Corporate surveys in November show that the pace of growth is still accelerating in the Euro Area. This can be seen at the global level but also in every sector, notably in the manufacturing sector where the stronger momentum is consistent with a higher international trade dynamics. Surveys also show that employment is increasing rapidly and that nominal pressures remain limited.
Synthetic indices on economic activity stabilized in August according to the Markit Survey that was out this morning. These figures are consistent with a 0.5/0.6% GDP growth for the third quarter (non annualized figures).
The employment momentum is still robust but doesn’t accelerate anymore. But the business cycle is still virtuous with a strong momentum in the manufacturing sector. The survey price index stabilized in August. The ECB can maintain its accommodative bias on its monetary policy. The more expansive euro has not yet influenced companies’ behavior.
Strong growth during the second quarter
GDP growth was marginally stronger during the second quarter in the Euro Area. It was at 0.56% (2.26% at annual rate) after 0.51% (2.04% AR) during the first three months of this year. The growth profile has been slightly modified with this publication. Formerly, GDP growth for the first quarter was at 0.58%.
Carry over growth for 2017 at the end of the second quarter is 1.7%, close to 2016 average growth. We see on the graph that during the last three quarters growth is stable and close to 2% (at annual rate).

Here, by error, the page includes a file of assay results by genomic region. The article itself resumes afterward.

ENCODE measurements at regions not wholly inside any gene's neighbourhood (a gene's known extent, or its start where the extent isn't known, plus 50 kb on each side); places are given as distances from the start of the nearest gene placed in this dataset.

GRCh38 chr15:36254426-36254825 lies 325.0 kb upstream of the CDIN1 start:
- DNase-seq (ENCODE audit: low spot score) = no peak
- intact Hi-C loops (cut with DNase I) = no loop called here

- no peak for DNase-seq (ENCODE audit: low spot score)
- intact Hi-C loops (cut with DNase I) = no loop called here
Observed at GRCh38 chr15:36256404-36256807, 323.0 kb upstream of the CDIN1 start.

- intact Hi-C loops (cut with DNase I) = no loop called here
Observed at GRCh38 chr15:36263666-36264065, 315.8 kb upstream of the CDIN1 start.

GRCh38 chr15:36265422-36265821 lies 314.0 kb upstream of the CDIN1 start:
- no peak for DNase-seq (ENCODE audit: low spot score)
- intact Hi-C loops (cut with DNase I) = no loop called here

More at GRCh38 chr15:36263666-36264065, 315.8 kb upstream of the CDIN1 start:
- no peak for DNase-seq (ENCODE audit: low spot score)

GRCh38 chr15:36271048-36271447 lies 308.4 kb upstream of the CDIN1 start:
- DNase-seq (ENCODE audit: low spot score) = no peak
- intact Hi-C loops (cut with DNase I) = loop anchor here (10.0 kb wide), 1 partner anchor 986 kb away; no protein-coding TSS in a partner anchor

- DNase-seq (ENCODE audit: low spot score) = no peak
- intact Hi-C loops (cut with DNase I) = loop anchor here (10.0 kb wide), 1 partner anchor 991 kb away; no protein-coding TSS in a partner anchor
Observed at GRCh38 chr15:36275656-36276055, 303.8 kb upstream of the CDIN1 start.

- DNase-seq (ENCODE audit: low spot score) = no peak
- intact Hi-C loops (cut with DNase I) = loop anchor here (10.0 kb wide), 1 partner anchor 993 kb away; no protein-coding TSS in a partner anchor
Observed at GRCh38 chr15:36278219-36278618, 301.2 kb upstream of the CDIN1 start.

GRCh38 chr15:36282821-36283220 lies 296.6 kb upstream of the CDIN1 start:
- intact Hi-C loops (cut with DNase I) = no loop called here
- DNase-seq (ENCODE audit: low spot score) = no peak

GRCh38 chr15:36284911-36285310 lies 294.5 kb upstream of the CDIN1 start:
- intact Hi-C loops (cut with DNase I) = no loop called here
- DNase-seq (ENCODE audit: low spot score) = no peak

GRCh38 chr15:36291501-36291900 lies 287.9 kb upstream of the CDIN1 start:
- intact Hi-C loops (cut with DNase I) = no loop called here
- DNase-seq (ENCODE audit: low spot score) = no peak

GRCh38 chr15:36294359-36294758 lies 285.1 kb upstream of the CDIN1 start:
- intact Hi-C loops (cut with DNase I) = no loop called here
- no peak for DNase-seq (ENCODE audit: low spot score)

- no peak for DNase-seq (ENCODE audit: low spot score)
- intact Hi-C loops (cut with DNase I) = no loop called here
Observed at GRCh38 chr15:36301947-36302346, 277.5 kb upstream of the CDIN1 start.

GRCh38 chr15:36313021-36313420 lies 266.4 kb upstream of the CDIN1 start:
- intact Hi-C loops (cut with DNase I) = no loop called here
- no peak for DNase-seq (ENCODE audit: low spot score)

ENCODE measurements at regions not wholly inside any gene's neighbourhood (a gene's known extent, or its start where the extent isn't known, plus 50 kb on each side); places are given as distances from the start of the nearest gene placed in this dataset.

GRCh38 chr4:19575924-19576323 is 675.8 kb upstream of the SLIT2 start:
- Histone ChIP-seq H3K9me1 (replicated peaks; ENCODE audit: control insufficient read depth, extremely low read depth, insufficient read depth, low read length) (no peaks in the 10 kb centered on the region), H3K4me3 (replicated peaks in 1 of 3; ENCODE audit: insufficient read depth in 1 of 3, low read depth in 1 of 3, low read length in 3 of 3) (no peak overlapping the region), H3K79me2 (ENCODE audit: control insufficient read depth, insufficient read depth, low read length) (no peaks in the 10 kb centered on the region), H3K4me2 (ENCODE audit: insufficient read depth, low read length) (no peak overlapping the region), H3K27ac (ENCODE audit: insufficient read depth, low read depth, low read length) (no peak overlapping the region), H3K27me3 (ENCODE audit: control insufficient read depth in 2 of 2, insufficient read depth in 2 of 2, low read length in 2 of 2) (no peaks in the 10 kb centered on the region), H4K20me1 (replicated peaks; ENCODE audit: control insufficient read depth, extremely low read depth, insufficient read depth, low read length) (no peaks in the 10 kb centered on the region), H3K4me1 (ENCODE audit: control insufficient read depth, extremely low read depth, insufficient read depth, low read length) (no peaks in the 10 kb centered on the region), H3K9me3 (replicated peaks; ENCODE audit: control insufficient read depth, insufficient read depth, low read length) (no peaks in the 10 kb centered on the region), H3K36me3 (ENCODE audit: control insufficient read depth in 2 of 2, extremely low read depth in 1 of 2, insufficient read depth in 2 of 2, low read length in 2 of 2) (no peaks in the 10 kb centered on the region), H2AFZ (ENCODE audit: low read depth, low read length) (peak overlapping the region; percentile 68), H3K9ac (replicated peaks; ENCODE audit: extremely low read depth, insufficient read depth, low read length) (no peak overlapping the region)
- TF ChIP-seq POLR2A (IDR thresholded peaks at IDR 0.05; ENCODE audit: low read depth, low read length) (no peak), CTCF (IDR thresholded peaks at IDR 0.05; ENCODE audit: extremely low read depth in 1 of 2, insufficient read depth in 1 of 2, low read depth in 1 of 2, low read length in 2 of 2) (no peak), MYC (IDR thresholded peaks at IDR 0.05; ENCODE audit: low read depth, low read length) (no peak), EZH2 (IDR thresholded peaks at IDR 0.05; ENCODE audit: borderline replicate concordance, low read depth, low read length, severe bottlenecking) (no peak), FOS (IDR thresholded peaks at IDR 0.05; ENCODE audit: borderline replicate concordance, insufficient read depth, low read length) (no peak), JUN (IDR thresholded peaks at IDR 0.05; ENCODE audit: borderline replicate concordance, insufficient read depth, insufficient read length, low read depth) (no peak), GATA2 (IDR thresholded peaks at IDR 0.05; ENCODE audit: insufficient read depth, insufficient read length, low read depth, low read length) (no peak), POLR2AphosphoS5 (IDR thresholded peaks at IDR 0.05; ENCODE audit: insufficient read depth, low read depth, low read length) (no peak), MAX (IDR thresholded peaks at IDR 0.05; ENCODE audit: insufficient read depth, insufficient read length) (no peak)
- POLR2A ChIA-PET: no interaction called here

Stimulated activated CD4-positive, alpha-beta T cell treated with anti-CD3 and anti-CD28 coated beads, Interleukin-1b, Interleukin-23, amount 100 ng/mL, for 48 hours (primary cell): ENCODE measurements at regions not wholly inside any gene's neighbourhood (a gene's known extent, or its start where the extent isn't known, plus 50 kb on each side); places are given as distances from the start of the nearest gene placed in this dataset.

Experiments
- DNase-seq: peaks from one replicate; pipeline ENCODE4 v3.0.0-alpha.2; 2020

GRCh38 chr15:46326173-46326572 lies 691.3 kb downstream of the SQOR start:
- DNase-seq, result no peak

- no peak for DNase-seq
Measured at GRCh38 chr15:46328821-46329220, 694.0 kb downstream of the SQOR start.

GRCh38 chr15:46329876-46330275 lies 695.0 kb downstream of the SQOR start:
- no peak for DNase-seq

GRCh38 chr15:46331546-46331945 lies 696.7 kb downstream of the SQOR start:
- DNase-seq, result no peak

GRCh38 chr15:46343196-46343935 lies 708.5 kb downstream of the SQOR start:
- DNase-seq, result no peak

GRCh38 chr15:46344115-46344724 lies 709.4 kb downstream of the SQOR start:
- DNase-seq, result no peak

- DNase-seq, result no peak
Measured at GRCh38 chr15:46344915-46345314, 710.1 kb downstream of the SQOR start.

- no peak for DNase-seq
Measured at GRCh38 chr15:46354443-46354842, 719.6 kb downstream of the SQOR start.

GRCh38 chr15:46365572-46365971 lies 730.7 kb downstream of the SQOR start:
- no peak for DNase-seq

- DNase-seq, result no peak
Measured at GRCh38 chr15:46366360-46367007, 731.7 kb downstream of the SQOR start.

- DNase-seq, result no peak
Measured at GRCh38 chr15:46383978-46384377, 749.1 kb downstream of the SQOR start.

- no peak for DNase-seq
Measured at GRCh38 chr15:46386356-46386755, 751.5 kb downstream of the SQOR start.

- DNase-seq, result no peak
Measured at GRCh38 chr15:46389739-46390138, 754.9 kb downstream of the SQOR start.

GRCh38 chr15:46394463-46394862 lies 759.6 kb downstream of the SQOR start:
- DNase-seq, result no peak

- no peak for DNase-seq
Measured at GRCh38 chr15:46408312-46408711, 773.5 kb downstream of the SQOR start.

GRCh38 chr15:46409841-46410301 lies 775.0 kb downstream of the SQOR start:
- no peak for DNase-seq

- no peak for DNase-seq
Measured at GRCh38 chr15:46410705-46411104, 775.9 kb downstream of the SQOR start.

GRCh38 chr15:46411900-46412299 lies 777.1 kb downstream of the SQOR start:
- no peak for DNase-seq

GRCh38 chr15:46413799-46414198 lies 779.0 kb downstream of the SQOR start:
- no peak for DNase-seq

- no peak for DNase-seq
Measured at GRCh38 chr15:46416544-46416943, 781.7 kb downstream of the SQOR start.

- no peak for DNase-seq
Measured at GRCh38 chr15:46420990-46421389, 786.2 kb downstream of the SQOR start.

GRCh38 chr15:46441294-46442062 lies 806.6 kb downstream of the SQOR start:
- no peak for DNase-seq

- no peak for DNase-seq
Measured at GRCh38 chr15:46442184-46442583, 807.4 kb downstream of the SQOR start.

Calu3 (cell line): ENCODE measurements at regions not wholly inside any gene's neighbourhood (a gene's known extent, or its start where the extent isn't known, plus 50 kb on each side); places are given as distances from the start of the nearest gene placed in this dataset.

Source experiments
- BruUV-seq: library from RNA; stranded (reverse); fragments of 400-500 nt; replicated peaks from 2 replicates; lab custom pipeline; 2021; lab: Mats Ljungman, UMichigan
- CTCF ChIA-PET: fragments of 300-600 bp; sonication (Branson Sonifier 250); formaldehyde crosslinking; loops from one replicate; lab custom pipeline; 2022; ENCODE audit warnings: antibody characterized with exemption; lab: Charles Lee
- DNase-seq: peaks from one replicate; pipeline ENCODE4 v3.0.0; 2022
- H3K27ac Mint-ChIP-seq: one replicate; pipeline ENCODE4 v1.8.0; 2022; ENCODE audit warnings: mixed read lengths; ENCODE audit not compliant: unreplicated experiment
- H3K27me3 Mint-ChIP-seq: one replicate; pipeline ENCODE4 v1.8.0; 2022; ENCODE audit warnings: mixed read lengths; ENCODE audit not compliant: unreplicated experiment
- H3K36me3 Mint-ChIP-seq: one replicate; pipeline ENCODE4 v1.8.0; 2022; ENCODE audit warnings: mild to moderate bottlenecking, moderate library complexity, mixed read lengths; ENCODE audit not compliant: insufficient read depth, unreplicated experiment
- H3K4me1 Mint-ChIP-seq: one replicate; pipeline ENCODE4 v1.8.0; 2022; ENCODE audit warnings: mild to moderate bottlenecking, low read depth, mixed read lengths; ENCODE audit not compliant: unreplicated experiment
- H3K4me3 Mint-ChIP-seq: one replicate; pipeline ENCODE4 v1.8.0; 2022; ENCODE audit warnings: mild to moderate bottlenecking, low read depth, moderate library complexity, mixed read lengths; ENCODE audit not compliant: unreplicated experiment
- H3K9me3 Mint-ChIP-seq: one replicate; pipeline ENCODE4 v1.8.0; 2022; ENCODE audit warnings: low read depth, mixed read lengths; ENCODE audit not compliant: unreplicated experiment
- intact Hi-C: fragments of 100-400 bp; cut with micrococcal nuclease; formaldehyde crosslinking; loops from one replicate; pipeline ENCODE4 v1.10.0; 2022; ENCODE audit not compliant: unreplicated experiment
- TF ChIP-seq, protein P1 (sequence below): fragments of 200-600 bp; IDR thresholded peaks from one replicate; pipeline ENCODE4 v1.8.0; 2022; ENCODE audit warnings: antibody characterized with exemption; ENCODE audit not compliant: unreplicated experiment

When we look at corporates’ surveys (see below), we can infer that GDP growth could be close to 0.5% (2% at annual rate) during the last two quarters of 2017. In that case the average growth for 2017 could be at 2.1%. Continue reading
French economic growth is set to step up a pace in 2017 and 2018. It will benefit from a more buoyant world context, which has been visible in the surge in world trade over recent months. It will also be driven by activity in the euro area, which is enjoying a situation that we have not seen for some time. Business trends are picking up across all countries in the zone, even Italy, and business leaders are now much more optimistic than they were a few months ago.
The situation in the Eurozone is also characterized by fiscal policy that has become neutral, and monetary policy that is set to remain accommodative for a while to come. This means that for such times as inflation stays well below the ECB’s 2% target, the central bank will not change its monetary approach. To add to this, oil prices are not expected to rise sharply, so long-term rates will still stay very low. This overall context promotes risk-taking and encourages investment.